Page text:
“The existence of tax havens, coupled with high mobility of capital, means governments are constrained in the tax rates they could otherwise apply - crucial for both wealth and job creation,” or so says the Institute of Economic Affairs.
These are brave words, given the current climate.

The Institute also said: “Without tax havens, big businesses would move away from the UK. If tax havens could not be used by multinational corporations in the UK, then a single rate of corporate tax would have to be set. If set too low, then corporations' contribution to the overall tax take would fall. If too high, then business would move overseas, damaging the overall economy.”

And: “without tax havens, many innovative products would be stifled by punitive tax regimes. Offshore tax havens allow the UK to make the most of its comparative advantage in financial services and avoid potentially damaging double or triple taxation on investment returns.”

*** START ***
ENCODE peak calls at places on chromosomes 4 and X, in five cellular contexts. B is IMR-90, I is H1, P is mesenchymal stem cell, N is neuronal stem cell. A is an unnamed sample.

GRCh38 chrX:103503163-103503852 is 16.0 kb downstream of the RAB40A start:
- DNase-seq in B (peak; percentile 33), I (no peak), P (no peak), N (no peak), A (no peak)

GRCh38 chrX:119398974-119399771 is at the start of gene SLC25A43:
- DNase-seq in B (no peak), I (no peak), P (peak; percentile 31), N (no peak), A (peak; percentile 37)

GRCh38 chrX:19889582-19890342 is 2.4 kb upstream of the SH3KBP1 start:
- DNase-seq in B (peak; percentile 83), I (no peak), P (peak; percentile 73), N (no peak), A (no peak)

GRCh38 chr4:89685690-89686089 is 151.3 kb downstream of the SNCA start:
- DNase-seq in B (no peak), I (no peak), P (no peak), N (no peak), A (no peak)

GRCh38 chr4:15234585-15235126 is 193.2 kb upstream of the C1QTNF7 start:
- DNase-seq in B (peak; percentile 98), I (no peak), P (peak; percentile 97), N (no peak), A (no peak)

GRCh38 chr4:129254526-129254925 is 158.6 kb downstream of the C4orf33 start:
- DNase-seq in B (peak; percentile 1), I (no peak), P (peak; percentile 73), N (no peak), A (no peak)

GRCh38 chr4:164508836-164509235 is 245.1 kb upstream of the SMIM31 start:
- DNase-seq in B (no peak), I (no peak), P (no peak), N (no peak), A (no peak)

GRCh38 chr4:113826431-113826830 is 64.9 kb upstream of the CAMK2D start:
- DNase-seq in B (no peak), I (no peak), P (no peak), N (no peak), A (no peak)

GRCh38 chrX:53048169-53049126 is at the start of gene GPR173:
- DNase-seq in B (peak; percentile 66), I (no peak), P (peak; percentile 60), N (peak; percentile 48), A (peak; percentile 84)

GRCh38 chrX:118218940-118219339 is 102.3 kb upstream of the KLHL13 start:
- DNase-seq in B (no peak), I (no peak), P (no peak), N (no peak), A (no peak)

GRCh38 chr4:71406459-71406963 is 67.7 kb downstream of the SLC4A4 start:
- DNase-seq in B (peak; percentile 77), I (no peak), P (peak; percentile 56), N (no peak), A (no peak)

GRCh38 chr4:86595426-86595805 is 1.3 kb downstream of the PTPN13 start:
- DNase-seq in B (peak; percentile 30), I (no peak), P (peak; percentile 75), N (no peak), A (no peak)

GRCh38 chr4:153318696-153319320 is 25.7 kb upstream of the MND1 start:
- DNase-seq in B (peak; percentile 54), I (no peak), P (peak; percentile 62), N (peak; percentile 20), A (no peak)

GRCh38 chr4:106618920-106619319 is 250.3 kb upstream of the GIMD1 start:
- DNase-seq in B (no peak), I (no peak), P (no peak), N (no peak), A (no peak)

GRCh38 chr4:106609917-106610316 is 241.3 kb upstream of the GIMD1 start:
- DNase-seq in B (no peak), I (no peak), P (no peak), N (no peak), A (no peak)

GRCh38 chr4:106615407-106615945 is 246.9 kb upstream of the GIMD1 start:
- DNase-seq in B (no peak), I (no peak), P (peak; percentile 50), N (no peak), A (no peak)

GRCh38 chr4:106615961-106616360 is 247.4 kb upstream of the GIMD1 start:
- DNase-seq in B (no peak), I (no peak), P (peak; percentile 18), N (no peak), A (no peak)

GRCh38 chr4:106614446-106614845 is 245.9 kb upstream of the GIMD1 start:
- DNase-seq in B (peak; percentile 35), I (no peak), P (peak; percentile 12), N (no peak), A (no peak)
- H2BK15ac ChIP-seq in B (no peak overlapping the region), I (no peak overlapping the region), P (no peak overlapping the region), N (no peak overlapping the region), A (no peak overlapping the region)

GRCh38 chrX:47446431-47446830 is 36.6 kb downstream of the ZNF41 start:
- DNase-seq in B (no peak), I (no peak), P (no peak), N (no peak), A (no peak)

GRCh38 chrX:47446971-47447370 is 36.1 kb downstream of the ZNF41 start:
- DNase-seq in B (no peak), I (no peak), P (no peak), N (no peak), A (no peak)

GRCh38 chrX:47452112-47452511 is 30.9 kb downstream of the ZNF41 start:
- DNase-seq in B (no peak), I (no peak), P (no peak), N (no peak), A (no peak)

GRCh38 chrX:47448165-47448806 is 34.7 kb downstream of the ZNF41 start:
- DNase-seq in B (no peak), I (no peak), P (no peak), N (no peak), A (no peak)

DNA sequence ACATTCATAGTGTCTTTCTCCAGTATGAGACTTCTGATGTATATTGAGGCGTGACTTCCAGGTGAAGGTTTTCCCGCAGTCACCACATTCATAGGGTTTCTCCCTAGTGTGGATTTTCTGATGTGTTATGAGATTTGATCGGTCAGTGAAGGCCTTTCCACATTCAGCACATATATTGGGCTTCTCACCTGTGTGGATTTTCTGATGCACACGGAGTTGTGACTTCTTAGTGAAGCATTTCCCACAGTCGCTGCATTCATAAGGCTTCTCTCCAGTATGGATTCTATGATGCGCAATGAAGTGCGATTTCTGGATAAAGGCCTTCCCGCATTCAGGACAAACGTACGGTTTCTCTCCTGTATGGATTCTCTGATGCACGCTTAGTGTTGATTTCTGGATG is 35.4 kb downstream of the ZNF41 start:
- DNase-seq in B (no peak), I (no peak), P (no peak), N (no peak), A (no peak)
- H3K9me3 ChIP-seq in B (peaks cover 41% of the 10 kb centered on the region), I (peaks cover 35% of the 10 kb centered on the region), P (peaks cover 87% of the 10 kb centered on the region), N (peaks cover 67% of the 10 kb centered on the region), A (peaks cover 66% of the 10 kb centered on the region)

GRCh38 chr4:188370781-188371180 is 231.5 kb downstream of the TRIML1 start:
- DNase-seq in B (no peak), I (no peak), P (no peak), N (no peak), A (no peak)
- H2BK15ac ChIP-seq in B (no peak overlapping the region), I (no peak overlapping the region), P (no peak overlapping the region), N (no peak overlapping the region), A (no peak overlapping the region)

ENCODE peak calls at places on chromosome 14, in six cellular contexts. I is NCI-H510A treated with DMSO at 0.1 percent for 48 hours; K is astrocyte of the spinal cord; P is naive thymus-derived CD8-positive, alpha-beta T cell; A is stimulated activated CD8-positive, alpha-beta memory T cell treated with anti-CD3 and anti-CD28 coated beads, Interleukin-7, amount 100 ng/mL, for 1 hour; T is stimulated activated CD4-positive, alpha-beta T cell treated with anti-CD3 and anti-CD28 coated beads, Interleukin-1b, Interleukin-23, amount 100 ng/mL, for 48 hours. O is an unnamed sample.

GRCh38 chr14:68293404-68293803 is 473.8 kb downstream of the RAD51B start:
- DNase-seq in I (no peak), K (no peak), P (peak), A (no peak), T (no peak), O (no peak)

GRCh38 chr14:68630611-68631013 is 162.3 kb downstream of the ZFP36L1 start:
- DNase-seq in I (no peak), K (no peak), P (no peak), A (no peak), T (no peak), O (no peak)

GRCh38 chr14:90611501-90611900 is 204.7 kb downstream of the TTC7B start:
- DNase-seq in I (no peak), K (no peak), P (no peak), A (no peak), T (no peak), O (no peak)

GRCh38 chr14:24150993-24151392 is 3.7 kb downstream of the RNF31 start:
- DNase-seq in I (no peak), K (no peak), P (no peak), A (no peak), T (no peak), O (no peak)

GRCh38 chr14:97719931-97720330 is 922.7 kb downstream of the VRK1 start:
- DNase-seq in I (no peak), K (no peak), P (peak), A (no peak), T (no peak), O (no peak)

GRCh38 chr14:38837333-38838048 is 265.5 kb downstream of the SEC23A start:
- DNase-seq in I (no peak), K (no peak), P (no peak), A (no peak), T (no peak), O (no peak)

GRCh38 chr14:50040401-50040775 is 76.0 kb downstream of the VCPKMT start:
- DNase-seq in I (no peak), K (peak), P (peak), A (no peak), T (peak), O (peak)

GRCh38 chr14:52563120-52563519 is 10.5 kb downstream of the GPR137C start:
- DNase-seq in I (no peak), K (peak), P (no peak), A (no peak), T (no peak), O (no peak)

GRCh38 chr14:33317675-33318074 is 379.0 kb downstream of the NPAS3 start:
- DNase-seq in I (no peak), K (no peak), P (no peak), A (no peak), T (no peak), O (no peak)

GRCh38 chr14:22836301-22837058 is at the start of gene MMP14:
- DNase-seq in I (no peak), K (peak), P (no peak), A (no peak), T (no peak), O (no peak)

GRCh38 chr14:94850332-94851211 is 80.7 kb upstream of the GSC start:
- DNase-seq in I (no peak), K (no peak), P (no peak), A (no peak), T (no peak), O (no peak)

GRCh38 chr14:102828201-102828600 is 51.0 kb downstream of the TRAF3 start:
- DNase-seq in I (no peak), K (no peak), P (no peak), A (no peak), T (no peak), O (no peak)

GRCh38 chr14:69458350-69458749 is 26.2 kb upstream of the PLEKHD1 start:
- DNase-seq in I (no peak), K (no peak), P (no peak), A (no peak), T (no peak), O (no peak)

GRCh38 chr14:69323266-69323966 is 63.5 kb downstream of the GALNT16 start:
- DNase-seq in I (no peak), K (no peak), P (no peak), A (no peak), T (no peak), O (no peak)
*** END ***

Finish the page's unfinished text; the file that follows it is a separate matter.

Ummmm.

Maybe, but remember corporate profits to GDP have hit an all-time high. You can’t blame companies for trying to squeeze wages, but when they all try to do that, the result is less demand across the economy, which in turn is bad for corporate profits in the long term.

Surely, we need higher corporate taxes across the world, not lower ones. Tax havens, however, are a distraction from the bigger issues. What we really need is for some kind of international agreement that any country wishing to participate in global trade to be required to sign up to a minimum level of corporate tax.

© Investment & Business News 2013